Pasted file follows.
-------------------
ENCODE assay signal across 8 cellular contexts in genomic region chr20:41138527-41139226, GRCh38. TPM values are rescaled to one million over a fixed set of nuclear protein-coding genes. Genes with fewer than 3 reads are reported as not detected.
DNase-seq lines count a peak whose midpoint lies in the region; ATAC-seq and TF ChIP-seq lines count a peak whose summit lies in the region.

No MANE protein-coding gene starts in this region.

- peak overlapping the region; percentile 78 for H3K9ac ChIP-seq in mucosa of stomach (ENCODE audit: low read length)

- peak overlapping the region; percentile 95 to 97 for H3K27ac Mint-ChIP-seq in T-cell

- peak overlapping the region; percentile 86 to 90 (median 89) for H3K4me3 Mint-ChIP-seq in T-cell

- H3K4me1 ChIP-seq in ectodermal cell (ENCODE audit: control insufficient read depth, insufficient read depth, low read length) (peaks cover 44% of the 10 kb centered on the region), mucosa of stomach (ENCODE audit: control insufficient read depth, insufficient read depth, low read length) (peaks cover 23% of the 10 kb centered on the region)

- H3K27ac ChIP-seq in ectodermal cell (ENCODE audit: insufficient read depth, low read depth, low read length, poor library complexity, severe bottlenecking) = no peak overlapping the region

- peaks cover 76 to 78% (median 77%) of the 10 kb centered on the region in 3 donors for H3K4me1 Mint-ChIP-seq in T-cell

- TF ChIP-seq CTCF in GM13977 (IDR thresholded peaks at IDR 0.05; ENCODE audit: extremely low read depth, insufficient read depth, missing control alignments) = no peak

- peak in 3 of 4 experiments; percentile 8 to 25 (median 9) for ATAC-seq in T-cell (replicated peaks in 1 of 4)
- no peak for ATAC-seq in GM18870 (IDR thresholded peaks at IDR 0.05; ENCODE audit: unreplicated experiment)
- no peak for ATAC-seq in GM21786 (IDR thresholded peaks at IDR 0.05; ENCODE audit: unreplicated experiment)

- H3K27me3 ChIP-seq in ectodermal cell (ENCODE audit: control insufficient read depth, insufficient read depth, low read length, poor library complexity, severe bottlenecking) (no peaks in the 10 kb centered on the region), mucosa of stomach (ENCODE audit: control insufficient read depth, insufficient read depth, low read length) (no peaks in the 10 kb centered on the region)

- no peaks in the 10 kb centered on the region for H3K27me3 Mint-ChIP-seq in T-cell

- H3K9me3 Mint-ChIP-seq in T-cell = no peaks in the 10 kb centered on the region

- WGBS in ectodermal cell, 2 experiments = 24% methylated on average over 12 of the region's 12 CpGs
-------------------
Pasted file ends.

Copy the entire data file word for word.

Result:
ENCODE assay signal across 8 cellular contexts in genomic region chr20:41138527-41139226, GRCh38. TPM values are rescaled to one million over a fixed set of nuclear protein-coding genes. Genes with fewer than 3 reads are reported as not detected.
DNase-seq lines count a peak whose midpoint lies in the region; ATAC-seq and TF ChIP-seq lines count a peak whose summit lies in the region.

No MANE protein-coding gene starts in this region.

- peak overlapping the region; percentile 78 for H3K9ac ChIP-seq in mucosa of stomach (ENCODE audit: low read length)

- peak overlapping the region; percentile 95 to 97 for H3K27ac Mint-ChIP-seq in T-cell

- peak overlapping the region; percentile 86 to 90 (median 89) for H3K4me3 Mint-ChIP-seq in T-cell

- H3K4me1 ChIP-seq in ectodermal cell (ENCODE audit: control insufficient read depth, insufficient read depth, low read length) (peaks cover 44% of the 10 kb centered on the region), mucosa of stomach (ENCODE audit: control insufficient read depth, insufficient read depth, low read length) (peaks cover 23% of the 10 kb centered on the region)

- H3K27ac ChIP-seq in ectodermal cell (ENCODE audit: insufficient read depth, low read depth, low read length, poor library complexity, severe bottlenecking) = no peak overlapping the region

- peaks cover 76 to 78% (median 77%) of the 10 kb centered on the region in 3 donors for H3K4me1 Mint-ChIP-seq in T-cell

- TF ChIP-seq CTCF in GM13977 (IDR thresholded peaks at IDR 0.05; ENCODE audit: extremely low read depth, insufficient read depth, missing control alignments) = no peak

- peak in 3 of 4 experiments; percentile 8 to 25 (median 9) for ATAC-seq in T-cell (replicated peaks in 1 of 4)
- no peak for ATAC-seq in GM18870 (IDR thresholded peaks at IDR 0.05; ENCODE audit: unreplicated experiment)
- no peak for ATAC-seq in GM21786 (IDR thresholded peaks at IDR 0.05; ENCODE audit: unreplicated experiment)

- H3K27me3 ChIP-seq in ectodermal cell (ENCODE audit: control insufficient read depth, insufficient read depth, low read length, poor library complexity, severe bottlenecking) (no peaks in the 10 kb centered on the region), mucosa of stomach (ENCODE audit: control insufficient read depth, insufficient read depth, low read length) (no peaks in the 10 kb centered on the region)

- no peaks in the 10 kb centered on the region for H3K27me3 Mint-ChIP-seq in T-cell

- H3K9me3 Mint-ChIP-seq in T-cell = no peaks in the 10 kb centered on the region

- WGBS in ectodermal cell, 2 experiments = 24% methylated on average over 12 of the region's 12 CpGs